There are just two hiccups you'll come across when booking your flights to/from Europe, and they're both easily avoidable. The Germany Limitation comes as a result of the majority of Aeroplan flights in and out of Germany being operated by Lufthansa, which matches Air Canada as the worst airline for redeeming your Aeroplan miles, so you need to change the airlines you fly with. But doing that within Germany is a bit tricky, just like Thailand proved to be in our deep look at
Given how small European countries are and the ease of flying between them - starting from the major cities in Germany, you can fly internationally in multiple directions for under $20 - there's no real need to fly to Canada directly from Germany. Do yourself a favour and add on a day or two in a nearby city like Amsterdam, Zurich, or Paris; not only will it add colour to your trip, the cost of your flights will drop significantly. That's what you call a win-win. Here's a breakdown of the taxes and fees when departing from Zurich instead, a full $75 cheaper.
The second hiccup is the
There are a few sweet spots that only those of us really deep in our Aeroplan knowledge know about, and one of them is Istanbul.
When I run a search for Istanbul, things look good at first: since you're flying with Turkish Airlines - one of the top 7 airlines listed above - you don't pay any fuel surcharge, which is why the price is so low. But upon a closer look, there's a problem: the Aeroplan points required for that flight, which are 30,000 for the rest of Europe, now sits at 37,500. That 25% jump is substantial, but luckily for you, you won't be paying it.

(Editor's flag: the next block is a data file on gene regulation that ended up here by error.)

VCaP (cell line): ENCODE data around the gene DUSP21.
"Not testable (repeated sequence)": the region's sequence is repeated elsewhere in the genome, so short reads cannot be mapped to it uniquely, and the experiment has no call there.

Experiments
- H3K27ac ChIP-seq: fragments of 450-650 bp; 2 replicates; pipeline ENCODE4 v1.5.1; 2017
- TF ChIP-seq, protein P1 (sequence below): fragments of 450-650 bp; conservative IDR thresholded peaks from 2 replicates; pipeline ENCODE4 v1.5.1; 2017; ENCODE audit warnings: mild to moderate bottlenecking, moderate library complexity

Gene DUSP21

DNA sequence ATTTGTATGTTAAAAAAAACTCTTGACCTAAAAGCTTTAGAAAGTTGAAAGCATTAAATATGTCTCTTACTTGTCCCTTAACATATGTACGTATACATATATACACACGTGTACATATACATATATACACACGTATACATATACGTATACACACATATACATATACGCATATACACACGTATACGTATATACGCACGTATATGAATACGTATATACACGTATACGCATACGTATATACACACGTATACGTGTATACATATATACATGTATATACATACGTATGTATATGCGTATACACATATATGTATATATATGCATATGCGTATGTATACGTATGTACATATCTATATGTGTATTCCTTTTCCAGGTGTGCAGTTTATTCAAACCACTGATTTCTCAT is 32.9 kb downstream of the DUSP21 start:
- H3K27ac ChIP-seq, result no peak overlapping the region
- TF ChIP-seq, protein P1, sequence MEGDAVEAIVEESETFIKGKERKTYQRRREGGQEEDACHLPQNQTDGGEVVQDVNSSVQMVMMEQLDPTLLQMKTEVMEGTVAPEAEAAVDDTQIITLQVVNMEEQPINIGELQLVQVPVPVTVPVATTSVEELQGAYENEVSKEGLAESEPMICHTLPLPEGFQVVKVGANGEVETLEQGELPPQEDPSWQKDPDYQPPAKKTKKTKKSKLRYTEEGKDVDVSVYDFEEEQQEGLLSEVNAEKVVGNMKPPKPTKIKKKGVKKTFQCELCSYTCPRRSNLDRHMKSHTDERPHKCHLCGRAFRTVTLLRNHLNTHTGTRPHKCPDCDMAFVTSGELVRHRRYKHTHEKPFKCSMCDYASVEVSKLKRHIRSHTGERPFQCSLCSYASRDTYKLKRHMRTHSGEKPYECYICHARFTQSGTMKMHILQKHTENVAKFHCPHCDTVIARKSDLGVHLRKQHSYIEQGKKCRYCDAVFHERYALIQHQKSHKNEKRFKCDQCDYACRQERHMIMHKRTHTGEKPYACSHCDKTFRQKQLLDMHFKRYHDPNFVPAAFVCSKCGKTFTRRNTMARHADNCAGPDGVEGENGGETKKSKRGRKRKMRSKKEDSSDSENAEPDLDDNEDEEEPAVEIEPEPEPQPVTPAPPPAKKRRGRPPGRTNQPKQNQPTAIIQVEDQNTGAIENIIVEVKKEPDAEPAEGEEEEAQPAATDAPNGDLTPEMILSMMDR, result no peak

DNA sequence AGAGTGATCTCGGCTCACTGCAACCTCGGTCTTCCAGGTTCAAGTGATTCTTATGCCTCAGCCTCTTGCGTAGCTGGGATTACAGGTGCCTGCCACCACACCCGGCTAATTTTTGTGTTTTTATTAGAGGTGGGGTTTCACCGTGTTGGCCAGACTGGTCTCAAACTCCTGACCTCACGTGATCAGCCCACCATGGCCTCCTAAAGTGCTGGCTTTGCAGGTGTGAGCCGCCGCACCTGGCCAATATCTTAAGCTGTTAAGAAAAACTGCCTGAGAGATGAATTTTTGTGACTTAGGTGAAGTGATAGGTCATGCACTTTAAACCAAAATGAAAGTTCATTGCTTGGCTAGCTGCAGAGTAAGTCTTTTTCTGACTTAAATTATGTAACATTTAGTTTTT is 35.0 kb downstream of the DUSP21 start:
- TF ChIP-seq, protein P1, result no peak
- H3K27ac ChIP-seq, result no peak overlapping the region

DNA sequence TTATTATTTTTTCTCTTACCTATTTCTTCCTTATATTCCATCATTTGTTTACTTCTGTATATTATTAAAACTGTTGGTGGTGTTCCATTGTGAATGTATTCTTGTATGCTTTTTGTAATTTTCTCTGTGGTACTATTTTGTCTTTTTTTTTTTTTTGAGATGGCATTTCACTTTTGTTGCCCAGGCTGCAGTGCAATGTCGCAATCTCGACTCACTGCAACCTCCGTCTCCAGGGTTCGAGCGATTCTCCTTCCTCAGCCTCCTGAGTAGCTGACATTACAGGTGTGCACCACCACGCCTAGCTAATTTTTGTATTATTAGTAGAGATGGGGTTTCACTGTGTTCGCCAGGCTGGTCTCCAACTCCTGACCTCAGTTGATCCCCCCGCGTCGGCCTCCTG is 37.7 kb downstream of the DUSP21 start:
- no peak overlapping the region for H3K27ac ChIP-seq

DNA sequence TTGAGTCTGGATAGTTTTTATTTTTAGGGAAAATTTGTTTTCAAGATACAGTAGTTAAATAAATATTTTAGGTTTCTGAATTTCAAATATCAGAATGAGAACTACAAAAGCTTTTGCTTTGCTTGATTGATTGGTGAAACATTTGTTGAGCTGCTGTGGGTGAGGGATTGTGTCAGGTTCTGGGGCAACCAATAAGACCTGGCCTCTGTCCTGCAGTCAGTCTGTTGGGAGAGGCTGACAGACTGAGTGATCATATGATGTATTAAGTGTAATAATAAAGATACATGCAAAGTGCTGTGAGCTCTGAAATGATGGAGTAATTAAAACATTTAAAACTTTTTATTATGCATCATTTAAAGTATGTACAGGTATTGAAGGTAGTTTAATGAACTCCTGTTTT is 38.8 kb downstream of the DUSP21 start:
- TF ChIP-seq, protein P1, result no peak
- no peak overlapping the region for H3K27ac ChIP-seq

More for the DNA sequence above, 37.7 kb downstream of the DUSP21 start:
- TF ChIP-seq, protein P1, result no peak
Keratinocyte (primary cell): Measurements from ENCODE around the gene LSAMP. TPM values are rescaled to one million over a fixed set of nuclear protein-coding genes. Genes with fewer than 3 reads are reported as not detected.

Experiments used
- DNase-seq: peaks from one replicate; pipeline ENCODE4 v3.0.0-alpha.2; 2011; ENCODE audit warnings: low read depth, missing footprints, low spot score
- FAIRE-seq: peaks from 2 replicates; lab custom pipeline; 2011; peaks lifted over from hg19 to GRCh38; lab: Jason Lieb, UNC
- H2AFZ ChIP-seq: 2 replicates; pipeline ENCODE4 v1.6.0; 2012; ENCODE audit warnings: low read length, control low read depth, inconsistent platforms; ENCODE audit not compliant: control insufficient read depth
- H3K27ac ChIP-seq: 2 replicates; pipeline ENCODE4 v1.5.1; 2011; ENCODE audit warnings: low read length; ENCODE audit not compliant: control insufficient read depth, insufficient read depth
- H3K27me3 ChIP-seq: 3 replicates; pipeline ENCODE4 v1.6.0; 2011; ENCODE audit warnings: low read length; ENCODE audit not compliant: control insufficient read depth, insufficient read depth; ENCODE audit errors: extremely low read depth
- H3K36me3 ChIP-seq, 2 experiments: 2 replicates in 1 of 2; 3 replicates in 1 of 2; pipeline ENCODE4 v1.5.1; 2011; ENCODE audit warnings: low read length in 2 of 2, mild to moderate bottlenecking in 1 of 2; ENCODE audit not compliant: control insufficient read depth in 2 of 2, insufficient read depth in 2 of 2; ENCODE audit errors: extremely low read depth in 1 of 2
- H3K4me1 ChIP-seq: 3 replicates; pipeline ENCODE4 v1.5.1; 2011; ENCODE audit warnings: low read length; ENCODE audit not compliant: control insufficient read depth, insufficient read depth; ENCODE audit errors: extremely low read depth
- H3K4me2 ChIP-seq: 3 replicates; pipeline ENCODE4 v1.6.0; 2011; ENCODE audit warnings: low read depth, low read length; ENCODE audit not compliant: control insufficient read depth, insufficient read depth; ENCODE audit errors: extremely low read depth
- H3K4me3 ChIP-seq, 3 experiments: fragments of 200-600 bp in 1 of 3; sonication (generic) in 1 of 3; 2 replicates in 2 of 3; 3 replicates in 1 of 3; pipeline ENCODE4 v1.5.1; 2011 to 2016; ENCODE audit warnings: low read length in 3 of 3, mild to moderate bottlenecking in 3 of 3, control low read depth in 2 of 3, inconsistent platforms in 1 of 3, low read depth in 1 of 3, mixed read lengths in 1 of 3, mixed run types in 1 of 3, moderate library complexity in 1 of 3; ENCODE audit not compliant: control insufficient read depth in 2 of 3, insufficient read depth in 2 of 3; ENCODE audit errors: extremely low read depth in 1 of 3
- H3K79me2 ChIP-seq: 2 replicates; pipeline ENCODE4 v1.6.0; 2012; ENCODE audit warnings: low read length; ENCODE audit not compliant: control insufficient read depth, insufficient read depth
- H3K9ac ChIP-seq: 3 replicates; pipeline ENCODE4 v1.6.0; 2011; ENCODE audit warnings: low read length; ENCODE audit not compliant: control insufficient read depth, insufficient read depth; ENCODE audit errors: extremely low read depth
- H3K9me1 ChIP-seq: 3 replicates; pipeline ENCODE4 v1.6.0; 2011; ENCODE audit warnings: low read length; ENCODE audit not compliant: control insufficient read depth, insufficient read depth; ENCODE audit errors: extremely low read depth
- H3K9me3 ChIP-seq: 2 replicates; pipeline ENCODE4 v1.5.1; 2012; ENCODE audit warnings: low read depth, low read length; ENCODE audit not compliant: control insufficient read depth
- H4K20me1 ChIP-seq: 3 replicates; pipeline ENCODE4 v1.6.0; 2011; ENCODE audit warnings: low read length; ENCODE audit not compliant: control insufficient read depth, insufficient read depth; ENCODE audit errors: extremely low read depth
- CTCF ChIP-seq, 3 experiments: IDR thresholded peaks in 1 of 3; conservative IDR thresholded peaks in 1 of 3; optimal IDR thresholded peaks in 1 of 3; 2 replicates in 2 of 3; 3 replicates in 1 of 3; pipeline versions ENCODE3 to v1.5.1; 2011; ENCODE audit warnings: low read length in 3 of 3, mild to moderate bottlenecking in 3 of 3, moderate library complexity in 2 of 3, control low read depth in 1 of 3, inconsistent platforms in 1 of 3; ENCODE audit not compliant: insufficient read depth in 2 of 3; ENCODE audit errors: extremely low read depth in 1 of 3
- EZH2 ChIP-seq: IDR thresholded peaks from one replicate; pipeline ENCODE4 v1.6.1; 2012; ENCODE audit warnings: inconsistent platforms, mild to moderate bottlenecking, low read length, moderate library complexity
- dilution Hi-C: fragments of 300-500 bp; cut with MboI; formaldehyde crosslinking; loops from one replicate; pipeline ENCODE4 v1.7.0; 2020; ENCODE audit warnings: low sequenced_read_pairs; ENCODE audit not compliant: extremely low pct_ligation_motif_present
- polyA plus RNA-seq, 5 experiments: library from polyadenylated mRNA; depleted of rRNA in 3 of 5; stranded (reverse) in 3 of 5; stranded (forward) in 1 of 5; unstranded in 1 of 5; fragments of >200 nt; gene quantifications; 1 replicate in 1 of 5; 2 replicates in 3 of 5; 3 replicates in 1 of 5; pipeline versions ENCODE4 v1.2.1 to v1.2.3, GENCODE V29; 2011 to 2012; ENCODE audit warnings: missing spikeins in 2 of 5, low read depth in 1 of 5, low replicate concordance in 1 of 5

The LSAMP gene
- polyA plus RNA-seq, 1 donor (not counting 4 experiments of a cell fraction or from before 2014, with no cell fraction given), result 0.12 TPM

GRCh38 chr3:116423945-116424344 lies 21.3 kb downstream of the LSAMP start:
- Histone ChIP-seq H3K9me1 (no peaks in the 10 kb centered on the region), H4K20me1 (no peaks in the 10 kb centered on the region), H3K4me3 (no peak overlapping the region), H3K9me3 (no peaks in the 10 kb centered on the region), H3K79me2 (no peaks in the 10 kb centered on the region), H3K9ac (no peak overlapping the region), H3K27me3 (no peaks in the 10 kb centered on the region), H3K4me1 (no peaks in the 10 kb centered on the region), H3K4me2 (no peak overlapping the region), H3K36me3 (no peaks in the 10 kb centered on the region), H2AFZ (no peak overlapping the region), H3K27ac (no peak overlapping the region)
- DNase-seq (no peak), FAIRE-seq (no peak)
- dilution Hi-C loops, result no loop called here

Let's open up another search tab and look back at one of our previous destinations: Rome. The search results look like any others, but there's something highly interesting hidden within them: the Turkish Airlines flights from Toronto to Rome have a stop in Istanbul!
You've probably put things together by now: The best way to get to Istanbul is not by buying a ticket to Istanbul; instead, it's by buying this ticket to Rome and getting out in Istanbul.
But we need to be very clear about something: this method of purchasing a multi-segment flight and skipping the end of it is not viewed positively in the airlines' eyes. Last year, United Airlines and Orbitz.com, one of the world's largest online travel agencies, collectively sued a website that was making it easier for travelers to find these types of tickets. So if you're going to do it, do yourself a favour and don't flaunt it.
Something else to consider: you should not check luggage when skipping a flight segment. While it is sometimes possible to check your luggage to an intermediate destination, it's not a sure thing, and assuming you don't want your luggage to end up in Rome while you're exploring Istanbul, it's better to just avoid checking bags altogether. Luckily, at the time of this writing, Turkish Airlines allows one piece of carry-on cabin baggage up to 8kg plus an additional personal item, which is enough for most people.
First, to give you the knowledge you need to make smart, informed decisions about flying to and from Europe. If you've been buying flights to Europe, or anywhere else, without this type of knowledge, you've probably been over-paying by a substantial amount. But that stops now.
And second, to show you that flying doesn't need to be expensive. With the right tools in place, you can cut your flight costs by 50% or more. In this case, all it takes is 5 minutes to read this post and 5 minutes to fill out these two online forms:
8 minutes of time to save $500-$1,000? That's worth it to us. How about you?
If you enjoyed this post, you'll probably like its sister post
If you have questions, feel free to
Mar 2019 Update: Right now we're recommending the
American Express is not responsible for maintaining or monitoring the accuracy of information on this website. For full details and current product information click the Apply Now link.